This is something the Saudi’s are apparently looking at for their future barrier along their border with Iraq.
But, will we ever really allow the day for weapons systems to completely decide on their own who and what is and is not a legitimate target, and then to act on that? I don’t know – call me crazy but the idea of a massive surveillance wall stalking the globe’s conflicted borders with automatically programmed robotic snipers just seems like the creepiest thing ever.

For a more thorough breakdown of how this weapon technically works, using Sentry Tech and elctro-optical sensors, protected by retractable coverings, check out the piece in the ever vigilant Danger Room, which is where I first discovered this story.

More stories:
Israel Wants Robotic Guns, Missiles To Guard Gaza Border
Robots Take Over the Danger Zone
Israel Deploying "See-Shoot" RWS Along Gaza
Israel’s Novel “See-Shoot” Electronic Device Is No Substitute for Human Deterrence
Bouphonia: Kill the Intruders!
South Korea to field gun-cam robots on DMZ


Anonymous Anonymous said...

Interesting concept. Not sure I would trust it though.

6:38 PM  
Anonymous Anonymous said...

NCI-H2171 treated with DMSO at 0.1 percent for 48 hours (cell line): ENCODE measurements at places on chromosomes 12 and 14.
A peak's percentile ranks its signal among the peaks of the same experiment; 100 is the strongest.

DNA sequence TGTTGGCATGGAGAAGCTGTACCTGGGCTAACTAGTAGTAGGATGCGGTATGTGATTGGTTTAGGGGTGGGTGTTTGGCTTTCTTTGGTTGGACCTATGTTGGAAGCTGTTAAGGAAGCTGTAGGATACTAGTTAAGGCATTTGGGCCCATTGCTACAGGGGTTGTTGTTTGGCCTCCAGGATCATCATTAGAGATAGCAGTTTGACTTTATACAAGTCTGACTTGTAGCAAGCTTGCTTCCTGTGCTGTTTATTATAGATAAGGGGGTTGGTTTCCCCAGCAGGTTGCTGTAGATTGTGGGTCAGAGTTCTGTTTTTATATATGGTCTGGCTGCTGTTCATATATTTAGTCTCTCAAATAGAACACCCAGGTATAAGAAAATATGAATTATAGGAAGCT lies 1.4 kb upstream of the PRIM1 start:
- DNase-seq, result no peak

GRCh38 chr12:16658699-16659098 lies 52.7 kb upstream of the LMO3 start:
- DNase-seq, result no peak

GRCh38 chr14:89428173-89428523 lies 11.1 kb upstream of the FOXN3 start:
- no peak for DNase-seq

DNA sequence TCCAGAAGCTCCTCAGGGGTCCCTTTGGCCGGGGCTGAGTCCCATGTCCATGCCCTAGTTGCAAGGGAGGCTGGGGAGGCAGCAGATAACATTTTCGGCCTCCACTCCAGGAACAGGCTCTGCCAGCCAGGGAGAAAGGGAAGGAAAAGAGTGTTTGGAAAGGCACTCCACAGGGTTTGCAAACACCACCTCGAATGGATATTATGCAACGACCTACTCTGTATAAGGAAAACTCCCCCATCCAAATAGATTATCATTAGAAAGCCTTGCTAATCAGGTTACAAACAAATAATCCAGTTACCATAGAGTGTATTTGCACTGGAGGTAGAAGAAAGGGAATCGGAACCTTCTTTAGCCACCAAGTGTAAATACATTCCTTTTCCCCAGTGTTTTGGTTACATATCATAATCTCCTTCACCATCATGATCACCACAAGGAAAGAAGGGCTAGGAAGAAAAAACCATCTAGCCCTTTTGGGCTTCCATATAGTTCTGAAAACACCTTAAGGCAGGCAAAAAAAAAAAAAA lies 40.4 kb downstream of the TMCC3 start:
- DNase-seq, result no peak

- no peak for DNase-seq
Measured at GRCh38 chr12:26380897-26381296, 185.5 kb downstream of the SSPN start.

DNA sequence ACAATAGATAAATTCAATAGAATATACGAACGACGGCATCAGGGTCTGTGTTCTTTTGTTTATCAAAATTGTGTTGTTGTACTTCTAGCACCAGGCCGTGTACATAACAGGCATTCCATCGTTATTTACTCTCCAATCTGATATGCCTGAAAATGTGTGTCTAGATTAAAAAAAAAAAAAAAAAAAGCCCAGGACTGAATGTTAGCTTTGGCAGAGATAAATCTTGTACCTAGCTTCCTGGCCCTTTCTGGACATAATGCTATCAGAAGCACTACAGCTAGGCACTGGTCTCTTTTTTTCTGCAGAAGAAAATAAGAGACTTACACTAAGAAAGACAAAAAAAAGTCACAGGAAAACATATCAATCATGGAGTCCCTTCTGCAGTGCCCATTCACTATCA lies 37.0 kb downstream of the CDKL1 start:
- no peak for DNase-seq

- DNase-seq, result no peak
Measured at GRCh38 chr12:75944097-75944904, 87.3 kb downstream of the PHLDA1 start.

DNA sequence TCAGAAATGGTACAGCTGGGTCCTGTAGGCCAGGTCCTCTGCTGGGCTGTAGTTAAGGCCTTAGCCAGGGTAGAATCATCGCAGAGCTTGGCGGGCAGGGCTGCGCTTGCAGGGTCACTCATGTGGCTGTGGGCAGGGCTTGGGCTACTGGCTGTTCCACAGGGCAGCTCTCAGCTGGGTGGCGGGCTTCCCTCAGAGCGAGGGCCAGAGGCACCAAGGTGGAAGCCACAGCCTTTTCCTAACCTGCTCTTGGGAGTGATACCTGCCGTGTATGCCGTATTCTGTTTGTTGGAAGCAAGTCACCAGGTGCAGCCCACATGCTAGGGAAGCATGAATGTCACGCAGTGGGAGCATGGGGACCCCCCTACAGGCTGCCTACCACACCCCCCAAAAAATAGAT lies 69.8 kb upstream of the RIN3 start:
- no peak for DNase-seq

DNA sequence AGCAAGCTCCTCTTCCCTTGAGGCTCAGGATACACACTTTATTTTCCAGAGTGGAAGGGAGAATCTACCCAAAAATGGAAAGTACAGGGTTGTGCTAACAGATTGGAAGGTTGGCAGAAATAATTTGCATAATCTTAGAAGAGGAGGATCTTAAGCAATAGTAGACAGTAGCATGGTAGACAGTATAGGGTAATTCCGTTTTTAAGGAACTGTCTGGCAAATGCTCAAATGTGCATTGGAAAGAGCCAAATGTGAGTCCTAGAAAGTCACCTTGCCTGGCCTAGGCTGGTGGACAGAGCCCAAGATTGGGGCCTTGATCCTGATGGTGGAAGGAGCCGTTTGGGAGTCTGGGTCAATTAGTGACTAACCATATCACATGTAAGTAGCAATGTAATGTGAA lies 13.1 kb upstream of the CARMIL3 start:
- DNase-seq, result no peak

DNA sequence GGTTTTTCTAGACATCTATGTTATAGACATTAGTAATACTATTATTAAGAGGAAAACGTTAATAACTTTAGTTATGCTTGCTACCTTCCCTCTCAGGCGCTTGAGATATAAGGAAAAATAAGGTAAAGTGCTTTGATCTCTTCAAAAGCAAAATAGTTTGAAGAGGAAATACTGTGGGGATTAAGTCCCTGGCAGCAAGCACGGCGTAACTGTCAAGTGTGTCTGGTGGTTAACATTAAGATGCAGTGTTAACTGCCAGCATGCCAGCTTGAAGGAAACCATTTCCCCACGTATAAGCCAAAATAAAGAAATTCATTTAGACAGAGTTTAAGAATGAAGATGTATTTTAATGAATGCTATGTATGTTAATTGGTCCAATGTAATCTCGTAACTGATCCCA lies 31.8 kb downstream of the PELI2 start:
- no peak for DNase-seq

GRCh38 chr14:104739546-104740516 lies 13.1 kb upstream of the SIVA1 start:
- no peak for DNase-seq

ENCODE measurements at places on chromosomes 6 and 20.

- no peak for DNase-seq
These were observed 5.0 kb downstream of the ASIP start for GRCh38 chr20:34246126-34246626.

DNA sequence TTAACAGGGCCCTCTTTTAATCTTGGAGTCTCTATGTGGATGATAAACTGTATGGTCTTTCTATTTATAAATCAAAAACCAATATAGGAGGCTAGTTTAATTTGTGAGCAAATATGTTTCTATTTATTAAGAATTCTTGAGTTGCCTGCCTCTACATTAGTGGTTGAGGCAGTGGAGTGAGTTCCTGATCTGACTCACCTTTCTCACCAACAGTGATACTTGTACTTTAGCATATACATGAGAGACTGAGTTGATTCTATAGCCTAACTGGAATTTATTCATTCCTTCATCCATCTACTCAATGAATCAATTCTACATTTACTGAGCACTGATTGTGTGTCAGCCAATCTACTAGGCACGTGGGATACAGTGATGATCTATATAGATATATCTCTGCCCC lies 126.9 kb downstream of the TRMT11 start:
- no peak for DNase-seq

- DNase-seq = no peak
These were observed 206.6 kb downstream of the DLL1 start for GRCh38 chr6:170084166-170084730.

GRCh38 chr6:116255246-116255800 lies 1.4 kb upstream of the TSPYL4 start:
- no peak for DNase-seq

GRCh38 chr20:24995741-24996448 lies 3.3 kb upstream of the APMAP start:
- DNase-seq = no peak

I never cease to be amazed at how quickly we go about engineering the worst futures we've imagined for ourselves in film and literature. Skynet. Automated robot turrets. When's Metal Gear come on line?

8:00 AM  
Blogger . said...

Very interesting, as somebody who is involved in movements against borders I have learnt that borders are not simply about barriers to stop people entering or leaving but about regulating the basis on which people enter or leave (for instance are they seasonal workers allowed to enter for short periods only). There is a hierarchy of entitlement at borders - some can come and go at will, some can enter at certain times for certain purposes, some not all. The model you described would allow this variable border regime to be automated so that some people wouldn't even notice the border was there (perhaps they have some kind of biometric id that is remotely read) while others would be quickly subject to repression.

1:02 AM  
Blogger Bryan Finoki said...

To some degree this kind of thing is happening. For example, in Texas, drivers who regularly commute across the U.S./Mexico border have their cars outfitted with special tags so that when they approach a border crossing within several hundred meters I believe the tag activates clearance so they don't have to slow down going back and forth across the border . Sort of like automated bridge tolls with prepaid fasttrack passes, etc.
Biometrics in or on people seems like the future, but probably more for a prescribed class of regular border crossers.
How would it apply to illegal immigration?
Though, i fully agree with your assesment of the border as a filtration device based on a hierarchy of clearances. automated bureaucracy is essentially what it becomes.

1:14 PM